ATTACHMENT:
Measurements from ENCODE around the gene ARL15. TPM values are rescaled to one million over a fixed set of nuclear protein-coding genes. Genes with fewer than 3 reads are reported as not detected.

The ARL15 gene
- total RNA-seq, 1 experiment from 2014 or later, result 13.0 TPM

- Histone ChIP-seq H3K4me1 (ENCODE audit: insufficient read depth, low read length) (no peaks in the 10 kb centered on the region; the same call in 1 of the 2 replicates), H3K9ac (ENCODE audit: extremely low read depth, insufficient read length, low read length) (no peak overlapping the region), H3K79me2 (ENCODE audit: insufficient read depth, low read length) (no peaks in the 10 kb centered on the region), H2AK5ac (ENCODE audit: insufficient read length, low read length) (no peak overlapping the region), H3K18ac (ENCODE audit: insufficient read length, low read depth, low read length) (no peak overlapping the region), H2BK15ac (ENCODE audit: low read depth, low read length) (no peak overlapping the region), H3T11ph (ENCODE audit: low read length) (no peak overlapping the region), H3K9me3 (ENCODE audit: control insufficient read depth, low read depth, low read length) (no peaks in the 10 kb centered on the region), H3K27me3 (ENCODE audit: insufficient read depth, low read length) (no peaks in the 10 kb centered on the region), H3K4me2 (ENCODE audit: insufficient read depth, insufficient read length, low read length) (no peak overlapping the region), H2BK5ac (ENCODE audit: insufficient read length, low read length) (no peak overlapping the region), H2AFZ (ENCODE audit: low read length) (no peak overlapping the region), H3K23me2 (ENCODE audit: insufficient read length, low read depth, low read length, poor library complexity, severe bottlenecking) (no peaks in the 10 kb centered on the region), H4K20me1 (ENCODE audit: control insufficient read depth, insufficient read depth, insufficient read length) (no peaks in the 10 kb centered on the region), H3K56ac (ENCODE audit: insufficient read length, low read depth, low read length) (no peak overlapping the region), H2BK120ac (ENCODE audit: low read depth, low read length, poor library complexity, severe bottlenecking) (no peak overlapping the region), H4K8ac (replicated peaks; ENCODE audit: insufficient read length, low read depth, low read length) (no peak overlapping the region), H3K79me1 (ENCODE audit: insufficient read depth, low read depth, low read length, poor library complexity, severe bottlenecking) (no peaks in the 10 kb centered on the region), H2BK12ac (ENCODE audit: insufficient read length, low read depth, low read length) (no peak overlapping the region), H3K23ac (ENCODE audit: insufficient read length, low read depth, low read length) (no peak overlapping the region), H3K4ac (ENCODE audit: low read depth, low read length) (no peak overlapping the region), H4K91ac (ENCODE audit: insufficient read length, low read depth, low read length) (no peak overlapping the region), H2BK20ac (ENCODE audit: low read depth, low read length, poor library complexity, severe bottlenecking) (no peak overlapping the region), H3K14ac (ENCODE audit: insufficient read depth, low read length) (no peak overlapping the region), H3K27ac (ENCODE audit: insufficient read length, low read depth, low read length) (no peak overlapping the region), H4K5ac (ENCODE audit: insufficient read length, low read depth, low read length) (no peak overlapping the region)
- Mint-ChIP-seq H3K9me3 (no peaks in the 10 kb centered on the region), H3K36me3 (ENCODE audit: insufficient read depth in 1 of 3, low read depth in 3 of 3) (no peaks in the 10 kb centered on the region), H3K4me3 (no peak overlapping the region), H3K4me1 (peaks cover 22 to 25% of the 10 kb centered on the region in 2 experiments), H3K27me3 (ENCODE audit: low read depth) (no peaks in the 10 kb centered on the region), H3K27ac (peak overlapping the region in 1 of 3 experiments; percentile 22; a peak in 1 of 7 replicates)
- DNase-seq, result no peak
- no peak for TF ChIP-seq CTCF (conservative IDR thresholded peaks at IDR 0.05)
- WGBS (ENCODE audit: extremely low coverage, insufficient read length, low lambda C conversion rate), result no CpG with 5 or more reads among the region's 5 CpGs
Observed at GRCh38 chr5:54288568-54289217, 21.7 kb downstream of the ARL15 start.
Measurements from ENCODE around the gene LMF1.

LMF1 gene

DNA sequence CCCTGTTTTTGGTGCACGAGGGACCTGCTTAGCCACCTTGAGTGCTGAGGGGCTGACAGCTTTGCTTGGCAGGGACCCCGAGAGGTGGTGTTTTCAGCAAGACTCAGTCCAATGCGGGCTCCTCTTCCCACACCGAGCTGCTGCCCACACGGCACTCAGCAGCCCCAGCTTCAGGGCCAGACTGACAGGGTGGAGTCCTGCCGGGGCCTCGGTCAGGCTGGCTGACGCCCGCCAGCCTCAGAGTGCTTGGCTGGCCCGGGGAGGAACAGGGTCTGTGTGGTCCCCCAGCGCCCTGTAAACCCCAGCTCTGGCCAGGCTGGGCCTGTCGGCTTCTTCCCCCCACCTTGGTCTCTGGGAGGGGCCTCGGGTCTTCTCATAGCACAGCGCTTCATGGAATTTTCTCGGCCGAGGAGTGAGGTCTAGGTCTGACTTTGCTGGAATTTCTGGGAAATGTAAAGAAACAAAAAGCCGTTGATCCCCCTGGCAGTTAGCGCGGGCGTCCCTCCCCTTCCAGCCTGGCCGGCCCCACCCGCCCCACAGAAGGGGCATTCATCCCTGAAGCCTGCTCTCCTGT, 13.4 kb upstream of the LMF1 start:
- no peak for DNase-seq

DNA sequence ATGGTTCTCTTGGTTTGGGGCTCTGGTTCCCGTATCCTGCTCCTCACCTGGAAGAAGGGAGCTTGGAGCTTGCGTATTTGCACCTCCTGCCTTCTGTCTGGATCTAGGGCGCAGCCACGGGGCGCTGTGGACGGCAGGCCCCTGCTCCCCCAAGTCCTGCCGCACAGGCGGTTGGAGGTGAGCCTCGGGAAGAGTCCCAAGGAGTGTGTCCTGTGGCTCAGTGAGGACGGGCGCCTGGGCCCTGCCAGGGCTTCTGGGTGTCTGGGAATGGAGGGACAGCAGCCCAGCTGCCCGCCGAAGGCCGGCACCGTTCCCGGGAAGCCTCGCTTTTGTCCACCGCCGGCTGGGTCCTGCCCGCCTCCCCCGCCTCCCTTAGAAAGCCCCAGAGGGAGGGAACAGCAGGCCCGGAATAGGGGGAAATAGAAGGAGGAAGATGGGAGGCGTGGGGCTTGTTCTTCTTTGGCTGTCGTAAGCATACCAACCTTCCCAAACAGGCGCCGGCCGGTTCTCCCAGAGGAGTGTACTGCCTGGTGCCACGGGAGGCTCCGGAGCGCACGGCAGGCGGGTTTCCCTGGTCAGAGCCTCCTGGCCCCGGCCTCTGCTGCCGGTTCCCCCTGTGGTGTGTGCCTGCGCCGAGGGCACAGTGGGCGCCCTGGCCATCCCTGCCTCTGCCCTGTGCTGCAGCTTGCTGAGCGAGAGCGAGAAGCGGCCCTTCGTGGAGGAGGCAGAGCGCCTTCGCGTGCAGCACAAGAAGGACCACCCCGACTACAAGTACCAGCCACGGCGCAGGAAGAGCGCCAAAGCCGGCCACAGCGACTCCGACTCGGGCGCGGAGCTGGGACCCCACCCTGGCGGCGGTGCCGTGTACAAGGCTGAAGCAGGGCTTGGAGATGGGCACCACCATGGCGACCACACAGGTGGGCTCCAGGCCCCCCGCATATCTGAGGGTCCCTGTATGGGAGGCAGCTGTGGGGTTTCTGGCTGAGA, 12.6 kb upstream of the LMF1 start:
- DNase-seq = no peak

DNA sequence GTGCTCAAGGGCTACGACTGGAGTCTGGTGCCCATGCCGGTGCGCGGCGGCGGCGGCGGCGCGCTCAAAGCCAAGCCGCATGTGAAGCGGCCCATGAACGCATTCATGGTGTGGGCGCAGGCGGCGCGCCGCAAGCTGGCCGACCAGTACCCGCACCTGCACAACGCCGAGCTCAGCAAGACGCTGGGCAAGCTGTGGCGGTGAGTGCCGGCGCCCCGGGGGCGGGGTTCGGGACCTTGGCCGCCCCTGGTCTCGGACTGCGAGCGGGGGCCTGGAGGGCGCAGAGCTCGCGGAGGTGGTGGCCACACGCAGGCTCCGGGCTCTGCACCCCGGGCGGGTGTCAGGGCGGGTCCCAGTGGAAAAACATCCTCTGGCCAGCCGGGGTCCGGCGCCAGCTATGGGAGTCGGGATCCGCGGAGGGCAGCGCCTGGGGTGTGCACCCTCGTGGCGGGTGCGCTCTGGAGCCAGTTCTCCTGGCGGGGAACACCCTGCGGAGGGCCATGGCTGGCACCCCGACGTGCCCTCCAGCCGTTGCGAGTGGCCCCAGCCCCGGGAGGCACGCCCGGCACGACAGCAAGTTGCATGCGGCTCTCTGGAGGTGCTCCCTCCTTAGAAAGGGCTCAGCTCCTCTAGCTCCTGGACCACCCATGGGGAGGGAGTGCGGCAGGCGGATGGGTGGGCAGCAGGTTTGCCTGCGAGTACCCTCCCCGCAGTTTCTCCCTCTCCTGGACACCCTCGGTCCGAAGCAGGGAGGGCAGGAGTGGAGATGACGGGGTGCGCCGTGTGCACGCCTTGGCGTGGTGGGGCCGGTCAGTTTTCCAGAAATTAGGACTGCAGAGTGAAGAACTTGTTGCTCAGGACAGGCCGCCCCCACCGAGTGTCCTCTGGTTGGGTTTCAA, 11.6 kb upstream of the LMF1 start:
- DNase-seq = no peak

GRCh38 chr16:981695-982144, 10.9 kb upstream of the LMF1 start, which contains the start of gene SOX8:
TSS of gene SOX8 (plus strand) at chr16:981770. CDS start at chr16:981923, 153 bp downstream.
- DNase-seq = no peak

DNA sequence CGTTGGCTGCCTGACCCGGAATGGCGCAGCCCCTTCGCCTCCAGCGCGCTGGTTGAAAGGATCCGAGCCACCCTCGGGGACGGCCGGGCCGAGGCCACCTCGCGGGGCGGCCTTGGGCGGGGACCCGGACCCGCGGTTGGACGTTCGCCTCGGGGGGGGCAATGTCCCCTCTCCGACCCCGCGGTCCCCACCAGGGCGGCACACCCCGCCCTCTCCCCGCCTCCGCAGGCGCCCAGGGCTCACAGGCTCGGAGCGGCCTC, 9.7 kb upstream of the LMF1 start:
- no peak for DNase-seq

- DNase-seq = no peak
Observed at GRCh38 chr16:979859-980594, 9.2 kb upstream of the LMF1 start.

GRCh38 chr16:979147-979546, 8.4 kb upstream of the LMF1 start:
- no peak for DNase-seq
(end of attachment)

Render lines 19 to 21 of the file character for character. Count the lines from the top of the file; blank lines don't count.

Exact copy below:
TSS of gene SOX8 (plus strand) at chr16:981770. CDS start at chr16:981923, 153 bp downstream.
- DNase-seq = no peak

DNA sequence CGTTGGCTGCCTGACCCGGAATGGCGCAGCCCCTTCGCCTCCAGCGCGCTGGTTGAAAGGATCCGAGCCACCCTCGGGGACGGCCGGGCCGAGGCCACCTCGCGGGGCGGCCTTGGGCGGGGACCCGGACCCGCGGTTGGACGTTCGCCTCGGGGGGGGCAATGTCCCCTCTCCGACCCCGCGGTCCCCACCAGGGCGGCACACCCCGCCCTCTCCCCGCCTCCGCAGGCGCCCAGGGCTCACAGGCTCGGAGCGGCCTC, 9.7 kb upstream of the LMF1 start: